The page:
Being very emotionally sensitive and battling depression throughout his early life, Bernhard faced his shadow and fears. His personal healing process also inspired him to explore the mysteries and hidden knowledge surrounding our planet and humanity’s origins, questioning the roots of what constitutes “reality”, and how social (and spiritual) conditioning impacts upon our collective and individual search for truth, fulfillment and happiness in all aspects of life.

His blog “PIERCING THE VEIL OF REALITY” is a wide-ranging collection of essays, films and interviews, ranging from spirituality, shamanism, psychology, self-work, esotericism, history, to the paranormal and hyperdimensional realities.

TIME OF TRANSITION is his youtube channel consisting of interviews, webinars as well as 3 films he made with visual artist Humberto Braga based on Bernhard’s writings.

– Know Thyself

– Love, Reality, and the Time of Transition

– UFOs, Aliens, and the Question of Contact

“Love, Reality, and the Time of Transition” has been selected as the #1 film 2011-2012 of the ‘Top 100 Global Development Movies.’ The best positive, inspirational, thought-provoking movie of our times.”

– RYB TV

Bernhard is also a contributing writer for WAKE UP WORLD.

Connect with Bernhard on Facebook: https://www.facebook.com/bernhard.gue…

Theosophy: Hermes In Christian Garb, by H.P. Blavatsky

 

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Thus it may be shown that all the fundamental truths of nature were universal in antiquity, and that the basic ideas upon spirit, matter, and the universe, or upon God, Substance, and man, were identical. Taking the two most ancient religious philosophies on the globe, Hinduism and Hermetism, from the scriptures of India and Egypt, the identity of the two is easily recognisable.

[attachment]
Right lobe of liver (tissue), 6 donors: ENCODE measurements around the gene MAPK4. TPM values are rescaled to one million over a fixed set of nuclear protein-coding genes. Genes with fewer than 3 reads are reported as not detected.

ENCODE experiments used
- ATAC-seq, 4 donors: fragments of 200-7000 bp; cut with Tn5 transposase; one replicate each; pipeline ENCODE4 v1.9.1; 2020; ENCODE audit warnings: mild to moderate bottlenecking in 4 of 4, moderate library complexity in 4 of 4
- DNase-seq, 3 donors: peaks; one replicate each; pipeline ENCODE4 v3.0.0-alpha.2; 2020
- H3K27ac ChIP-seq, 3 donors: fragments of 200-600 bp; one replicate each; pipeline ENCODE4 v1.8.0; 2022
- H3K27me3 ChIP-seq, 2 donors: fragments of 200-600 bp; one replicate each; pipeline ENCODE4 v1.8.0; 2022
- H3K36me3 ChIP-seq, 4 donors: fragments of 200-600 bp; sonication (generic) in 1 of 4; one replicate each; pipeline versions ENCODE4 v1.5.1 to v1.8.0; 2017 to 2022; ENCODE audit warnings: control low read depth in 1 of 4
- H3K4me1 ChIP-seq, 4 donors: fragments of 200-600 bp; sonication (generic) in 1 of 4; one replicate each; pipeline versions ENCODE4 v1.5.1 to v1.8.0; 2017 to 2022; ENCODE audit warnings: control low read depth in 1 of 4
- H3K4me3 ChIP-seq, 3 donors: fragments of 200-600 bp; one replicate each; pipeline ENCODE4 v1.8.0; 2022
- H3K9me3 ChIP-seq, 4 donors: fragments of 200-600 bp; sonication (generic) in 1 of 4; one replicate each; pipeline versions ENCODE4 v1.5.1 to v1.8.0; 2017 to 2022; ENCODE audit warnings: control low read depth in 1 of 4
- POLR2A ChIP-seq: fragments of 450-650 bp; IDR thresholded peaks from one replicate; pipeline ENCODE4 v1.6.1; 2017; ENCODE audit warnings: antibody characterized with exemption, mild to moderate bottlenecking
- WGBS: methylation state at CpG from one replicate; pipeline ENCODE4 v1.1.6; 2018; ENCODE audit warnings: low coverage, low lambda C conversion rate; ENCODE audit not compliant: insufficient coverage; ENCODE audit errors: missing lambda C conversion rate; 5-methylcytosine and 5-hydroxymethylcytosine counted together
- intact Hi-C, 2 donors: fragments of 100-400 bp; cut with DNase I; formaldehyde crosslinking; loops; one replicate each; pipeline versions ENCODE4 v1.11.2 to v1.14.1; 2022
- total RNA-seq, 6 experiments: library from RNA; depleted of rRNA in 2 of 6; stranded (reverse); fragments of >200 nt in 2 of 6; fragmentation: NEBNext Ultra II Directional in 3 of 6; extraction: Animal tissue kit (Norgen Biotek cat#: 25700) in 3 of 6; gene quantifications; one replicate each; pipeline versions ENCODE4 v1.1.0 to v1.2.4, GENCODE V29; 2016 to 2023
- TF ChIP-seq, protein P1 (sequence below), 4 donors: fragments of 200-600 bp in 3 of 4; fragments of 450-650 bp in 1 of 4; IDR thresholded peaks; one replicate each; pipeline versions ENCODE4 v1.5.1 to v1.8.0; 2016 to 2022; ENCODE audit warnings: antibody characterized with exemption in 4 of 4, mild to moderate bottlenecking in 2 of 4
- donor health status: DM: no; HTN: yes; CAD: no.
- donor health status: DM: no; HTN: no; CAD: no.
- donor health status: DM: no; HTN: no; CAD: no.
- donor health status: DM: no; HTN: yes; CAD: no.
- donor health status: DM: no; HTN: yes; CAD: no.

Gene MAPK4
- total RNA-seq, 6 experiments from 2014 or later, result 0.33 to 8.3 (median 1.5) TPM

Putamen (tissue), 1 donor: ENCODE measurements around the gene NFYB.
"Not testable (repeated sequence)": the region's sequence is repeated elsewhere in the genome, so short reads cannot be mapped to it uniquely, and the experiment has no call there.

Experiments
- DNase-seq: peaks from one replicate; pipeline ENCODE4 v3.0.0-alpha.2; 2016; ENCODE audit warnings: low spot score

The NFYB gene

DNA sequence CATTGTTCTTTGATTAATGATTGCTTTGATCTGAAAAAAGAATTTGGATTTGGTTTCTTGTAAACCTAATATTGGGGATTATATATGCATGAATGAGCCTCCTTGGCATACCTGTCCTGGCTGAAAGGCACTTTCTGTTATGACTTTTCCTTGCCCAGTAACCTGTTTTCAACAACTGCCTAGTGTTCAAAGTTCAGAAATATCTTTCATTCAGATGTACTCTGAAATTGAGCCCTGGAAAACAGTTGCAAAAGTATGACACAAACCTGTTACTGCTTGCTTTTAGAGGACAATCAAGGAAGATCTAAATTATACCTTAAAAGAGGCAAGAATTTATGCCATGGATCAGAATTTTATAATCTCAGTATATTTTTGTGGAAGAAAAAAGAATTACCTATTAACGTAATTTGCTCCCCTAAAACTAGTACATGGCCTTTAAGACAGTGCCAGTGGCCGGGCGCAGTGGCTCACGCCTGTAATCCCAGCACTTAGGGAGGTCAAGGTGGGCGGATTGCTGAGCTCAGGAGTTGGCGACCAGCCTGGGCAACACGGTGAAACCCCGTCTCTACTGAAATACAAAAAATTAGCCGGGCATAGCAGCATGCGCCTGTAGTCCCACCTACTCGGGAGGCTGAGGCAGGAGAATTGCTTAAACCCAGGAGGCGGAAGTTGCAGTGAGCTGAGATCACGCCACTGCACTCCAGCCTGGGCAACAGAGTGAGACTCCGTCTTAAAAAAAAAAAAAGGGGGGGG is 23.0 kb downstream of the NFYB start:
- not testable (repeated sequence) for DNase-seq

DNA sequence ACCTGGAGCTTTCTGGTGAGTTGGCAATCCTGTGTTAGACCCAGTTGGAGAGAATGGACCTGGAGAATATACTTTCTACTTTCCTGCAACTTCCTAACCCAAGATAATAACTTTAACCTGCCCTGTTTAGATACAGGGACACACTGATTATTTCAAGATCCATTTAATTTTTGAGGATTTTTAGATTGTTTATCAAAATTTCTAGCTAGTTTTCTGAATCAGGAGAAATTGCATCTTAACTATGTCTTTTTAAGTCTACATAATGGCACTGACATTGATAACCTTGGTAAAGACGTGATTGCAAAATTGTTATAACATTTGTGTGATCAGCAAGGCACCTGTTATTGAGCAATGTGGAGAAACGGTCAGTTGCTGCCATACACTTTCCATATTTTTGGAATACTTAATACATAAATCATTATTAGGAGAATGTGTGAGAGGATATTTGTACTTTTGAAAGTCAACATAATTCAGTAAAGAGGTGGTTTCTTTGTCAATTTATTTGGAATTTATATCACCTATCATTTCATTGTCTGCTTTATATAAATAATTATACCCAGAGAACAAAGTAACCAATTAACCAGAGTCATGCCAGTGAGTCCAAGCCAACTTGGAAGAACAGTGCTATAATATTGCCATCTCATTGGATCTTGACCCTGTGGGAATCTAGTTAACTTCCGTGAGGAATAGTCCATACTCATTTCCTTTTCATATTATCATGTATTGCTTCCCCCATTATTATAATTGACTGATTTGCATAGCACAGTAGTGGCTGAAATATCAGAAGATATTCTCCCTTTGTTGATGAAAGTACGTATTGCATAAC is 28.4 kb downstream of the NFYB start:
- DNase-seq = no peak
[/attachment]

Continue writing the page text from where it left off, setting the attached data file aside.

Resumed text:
This becomes apparent to one who reads the latest translation and rendering of the “Hermetic Fragments” just mentioned, by our late lamented friend, Dr. Anna Kingsford. Disfigured and tortured as these have been in their passage through Sectarian Greek and Christian hands, the translator has most ably and intuitionally seized the weak points and tried to remedy them by means of explanations and foot-notes. And she says:  . . . The creation of the visible world by the ‘working gods’ or Titans, as agents of the Supreme God, 1 is a thoroughly Hermetic idea, recognisable in all religious systems, and in accordance with modern scientific research (?), which shows us everywhere the Divine power operating through natural Forces.”

“That Universal Being, that contains all, and which is all, put into motion the Soul and the World, all that nature comprises, says Hermes. In the manifold unity of universal life, the innumerable individualities distinguished by their variations, are, nevertheless, united in such a manner that the whole is one, and that everything proceeds from Unity.” (Asclepios, Part I.)

“God is not a mind, but the cause that the mind is; not a spirit, but the cause that the Spirit is; not light, but the cause that the Light is.” (Divine Pymander, Book IX., v. 64.)